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Concerns for energy espionage climb as oil downturn continues

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The FBI is warning U.S. energy companies that the oil industry’s downturn is increasing their vulnerability to theft of technological secrets.

Companies that long have faced the prospect of economic espionage must now be prepared for the possibility that workers who have been laid off could be targeted by foreign entities and competitors wanting to steal intellectual property.

“FBI investigations indicate economic espionage and trade secret theft against U.S. oil and natural gas companies and institutes are on the rise,” according to an unclassified briefing report prepared for the energy industry.

Agents shared the report recently with about 150 energy sector executives, managers and others who gathered behind closed doors at the FBI building here.

“These energy companies are on the front lines,” said Perrye K. Turner, special agent in charge of the FBI’s Houston Division.

“We’re trying to raise awareness, educate them about the vulnerabilities and send them away with the best practices on how to protect themselves from insider threats and economic espionage,” he said.

Economic espionage – which involves a proprietary product, process or idea being stolen for the benefit of a foreign government, including state-owned companies – is a federal crime that carries a sentence of up to 15 years in prison and millions of dollars in fines. China has been a major offender, according to officials.

The FBI meeting was not open to the public. Attendees declined requests to be interviewed and asked that their presence remain private.

Economic espionage is an especially sticky subject in the business world and even those seeking information on how to prevent it is known to make investors nervous.

Trade secrets related to the search for crude oil beneath the land and sea and refining oil into gasoline are of particular interest as foreign entities target U.S. companies, universities, think tanks and researchers, according to the FBI.

 Computer hacking, theft, unauthorized photography, dumpster diving and the secret elicitation of information from unsuspecting employees are just some of the ways trade secrets, proprietary information and research can land in the wrong hands, according to the FBI.

David H. Laufman, chief of the Counterintelligence and Export Control Section at the Department of Justice, said U.S. corporations aren’t just facing foreign companies but also governments.

“The threat you all face includes hackers with the full backing of their governments and criminal syndicates; you should not have to face those threats by yourself,” Laufman said as he cautioned the executives to safeguard their companies.

“Identify what you deem to be your crown jewels and implement tiered security efforts to protect them,” he said.

Former workers could knowingly or unknowingly divulge material protected by law and worth many millions of dollars, said Special Agent Michael S. Morgan, a member of the FBI Houston Division’s national security branch.

“There are increased incidents of employees taking proprietary information when they believe they will be, or are, searching for a new job,” Morgan said.

“With the loss of so many jobs in the oil and gas sector, it is important to remain vigilant in their efforts to protect their intellectual property from both domestic and foreign business competitors,” he continued. “Failure to do so will likely result in the businesses losing their competitive advantage.”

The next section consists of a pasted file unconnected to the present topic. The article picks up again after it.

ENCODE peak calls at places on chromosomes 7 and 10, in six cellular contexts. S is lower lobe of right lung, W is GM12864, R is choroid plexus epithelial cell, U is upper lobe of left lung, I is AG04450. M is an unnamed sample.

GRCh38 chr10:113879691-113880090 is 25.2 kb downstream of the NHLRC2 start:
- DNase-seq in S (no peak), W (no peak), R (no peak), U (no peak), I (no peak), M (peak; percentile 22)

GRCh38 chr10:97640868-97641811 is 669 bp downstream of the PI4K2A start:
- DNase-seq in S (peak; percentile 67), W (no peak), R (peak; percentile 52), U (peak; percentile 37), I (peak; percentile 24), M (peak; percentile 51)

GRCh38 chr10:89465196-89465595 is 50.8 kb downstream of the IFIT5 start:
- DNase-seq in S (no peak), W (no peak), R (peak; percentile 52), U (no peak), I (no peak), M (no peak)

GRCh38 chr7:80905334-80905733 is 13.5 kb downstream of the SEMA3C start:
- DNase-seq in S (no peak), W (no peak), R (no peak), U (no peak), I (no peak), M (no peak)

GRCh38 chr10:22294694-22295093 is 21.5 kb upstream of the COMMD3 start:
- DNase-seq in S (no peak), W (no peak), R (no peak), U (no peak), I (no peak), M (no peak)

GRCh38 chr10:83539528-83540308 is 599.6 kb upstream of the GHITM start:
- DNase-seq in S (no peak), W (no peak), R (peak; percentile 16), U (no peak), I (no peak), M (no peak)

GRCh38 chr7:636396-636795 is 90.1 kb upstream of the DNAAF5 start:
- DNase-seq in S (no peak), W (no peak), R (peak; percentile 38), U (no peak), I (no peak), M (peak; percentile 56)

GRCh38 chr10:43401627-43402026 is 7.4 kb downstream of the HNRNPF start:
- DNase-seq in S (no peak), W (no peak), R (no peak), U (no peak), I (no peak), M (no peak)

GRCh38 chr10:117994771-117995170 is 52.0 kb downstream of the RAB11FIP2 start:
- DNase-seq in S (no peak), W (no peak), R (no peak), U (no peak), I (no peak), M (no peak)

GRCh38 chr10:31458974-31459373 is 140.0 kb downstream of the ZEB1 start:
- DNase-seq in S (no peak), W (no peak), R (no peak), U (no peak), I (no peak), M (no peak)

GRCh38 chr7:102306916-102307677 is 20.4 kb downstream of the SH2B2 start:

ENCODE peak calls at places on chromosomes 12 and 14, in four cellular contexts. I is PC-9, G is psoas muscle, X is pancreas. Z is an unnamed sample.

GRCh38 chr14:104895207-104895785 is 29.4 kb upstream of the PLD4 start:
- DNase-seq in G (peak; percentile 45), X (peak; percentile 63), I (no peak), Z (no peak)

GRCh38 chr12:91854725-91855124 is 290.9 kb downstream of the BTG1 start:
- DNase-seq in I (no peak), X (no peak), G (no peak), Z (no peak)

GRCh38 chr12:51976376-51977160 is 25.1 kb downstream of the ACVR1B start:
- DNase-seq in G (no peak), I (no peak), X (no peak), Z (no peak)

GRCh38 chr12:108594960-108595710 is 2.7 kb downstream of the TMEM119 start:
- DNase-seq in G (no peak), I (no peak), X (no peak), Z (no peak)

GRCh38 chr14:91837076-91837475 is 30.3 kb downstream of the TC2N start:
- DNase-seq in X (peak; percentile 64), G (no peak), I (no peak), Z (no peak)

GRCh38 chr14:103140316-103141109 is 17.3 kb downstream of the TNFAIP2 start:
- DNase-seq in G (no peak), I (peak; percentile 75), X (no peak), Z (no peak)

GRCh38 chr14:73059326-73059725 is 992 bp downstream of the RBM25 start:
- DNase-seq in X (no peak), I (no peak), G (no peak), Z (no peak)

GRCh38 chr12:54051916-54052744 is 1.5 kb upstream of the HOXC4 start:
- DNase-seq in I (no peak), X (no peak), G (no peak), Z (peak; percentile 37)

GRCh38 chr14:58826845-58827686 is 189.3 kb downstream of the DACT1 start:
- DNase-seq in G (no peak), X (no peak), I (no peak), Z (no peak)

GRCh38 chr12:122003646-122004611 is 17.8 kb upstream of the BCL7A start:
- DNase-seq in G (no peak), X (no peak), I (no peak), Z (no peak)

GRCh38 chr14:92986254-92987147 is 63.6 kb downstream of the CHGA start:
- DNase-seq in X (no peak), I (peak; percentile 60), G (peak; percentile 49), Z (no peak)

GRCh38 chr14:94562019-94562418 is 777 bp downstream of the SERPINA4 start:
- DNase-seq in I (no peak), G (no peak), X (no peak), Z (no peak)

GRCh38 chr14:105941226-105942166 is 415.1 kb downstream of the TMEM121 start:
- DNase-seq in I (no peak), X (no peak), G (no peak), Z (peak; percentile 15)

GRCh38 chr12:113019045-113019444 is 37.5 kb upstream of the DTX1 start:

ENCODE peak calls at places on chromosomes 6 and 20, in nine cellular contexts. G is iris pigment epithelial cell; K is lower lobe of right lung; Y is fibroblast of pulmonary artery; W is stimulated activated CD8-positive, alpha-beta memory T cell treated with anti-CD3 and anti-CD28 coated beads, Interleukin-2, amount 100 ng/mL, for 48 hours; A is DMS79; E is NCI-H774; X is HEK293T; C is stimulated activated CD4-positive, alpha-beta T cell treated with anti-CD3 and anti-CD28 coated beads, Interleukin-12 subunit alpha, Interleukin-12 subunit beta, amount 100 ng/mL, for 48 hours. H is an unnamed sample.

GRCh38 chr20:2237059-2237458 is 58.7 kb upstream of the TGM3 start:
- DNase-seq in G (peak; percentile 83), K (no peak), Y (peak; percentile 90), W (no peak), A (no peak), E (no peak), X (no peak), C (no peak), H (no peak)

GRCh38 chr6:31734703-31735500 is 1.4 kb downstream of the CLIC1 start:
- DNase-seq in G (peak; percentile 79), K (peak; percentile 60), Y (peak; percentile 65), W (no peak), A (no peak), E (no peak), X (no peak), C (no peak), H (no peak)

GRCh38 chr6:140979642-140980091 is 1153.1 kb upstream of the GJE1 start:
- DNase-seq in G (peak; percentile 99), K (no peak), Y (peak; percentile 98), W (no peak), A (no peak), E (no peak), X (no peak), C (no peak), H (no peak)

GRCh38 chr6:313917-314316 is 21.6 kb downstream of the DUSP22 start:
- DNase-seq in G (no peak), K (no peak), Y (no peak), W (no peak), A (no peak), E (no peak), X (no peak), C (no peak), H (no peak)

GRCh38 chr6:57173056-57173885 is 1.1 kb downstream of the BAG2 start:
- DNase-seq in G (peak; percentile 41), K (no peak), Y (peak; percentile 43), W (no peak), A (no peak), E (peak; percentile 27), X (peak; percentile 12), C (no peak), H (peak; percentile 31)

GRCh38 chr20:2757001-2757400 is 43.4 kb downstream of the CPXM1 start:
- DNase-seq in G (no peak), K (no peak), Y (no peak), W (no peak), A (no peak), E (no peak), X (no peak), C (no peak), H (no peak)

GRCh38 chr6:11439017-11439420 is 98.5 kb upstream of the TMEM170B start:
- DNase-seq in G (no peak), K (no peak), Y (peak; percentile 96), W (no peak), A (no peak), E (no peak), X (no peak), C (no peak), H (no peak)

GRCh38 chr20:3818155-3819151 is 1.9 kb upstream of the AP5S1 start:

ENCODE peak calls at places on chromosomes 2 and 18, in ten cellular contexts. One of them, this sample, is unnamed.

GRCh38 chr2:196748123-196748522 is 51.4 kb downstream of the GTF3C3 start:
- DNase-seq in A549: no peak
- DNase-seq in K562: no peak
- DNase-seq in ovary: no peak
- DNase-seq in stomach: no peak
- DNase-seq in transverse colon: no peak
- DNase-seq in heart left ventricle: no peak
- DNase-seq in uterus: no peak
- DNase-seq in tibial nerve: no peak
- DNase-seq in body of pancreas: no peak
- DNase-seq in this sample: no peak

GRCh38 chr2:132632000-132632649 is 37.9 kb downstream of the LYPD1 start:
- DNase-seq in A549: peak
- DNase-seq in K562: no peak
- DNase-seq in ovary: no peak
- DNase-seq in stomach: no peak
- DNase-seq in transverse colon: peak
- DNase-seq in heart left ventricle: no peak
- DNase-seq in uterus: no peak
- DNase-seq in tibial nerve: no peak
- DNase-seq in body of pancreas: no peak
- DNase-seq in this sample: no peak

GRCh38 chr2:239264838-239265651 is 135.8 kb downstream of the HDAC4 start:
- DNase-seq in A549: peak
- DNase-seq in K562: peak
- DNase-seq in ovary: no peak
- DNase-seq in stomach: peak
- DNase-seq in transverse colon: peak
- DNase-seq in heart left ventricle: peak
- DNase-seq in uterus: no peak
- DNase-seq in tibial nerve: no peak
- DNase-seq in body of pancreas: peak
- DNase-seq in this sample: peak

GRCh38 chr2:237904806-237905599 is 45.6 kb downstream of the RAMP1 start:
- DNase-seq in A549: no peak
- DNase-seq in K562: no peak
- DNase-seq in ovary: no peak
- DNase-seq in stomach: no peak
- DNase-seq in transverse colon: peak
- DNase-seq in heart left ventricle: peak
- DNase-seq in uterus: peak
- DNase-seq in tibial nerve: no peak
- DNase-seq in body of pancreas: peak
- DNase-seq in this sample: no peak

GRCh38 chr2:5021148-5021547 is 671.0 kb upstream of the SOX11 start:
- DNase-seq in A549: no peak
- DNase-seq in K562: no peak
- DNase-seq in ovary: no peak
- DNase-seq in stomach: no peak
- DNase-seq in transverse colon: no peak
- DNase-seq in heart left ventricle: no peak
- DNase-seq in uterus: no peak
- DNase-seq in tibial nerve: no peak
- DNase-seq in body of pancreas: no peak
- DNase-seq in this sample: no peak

Few companies have felt the impact of economic espionage as quickly and brutally as American Superconductor Corporation, a company that designs wind turbines and technology used to operate them. AMSC lost nearly $1 billion in one day on the stock market in 2011 after reporting its woes.

“If they want to steal windmill technology, they pretty much want to steal everything,” the company’s Chief Executive Officer Daniel McGahn, said as he shared his story with the gathering at the FBI building.

A personally troubled employee sold some of AMSC’s secrets to a Chinese firm, which had presented itself as a potential partner for the U.S. company but instead sought to run it out of business.

McGahn said it is important for companies to know their employees and realize that some of them, depending on their positions, could reveal compromising information about themselves and open the door to trouble for the company.

“If they are going to put it out on Facebook, Twitter, whatever, you may want to have your people know what they are putting out publicly,” he said noting that this employee was going through a divorce and had a love for foreign girlfriends, money and international travel.

“You don’t want to cross lines of personal privacy, I am not advocating that in anyway,” he said. “But you need to know what your people are up to as much as possible.”

He noted that his company has recovered from the incident, but said that several employees he had to lay off as a result of the loss are now working in China.

The DOJ’ Laufman pointed to about a half-dozen economic espionage cases that have recently made their way into federal courtrooms around the country.

One defendant, who pleaded guilty earlier this year, was arrested in Iowa after being spotted in a corn field looking for special “inbred corn seeds” that a company had developed.

In 2014 in Pennsylvania, five Chinese military officers, who remain fugitives, were indicted for allegedly hacking into the computer systems of Westinghouse and others.

Also in 2014, an engineer in California was sentenced to 15 years for stealing secrets, basically the formula for the color of his company’s white paint. It marked the first jury conviction for the charge, as most defendants plead guilty in bids for leniency, Laufman said.


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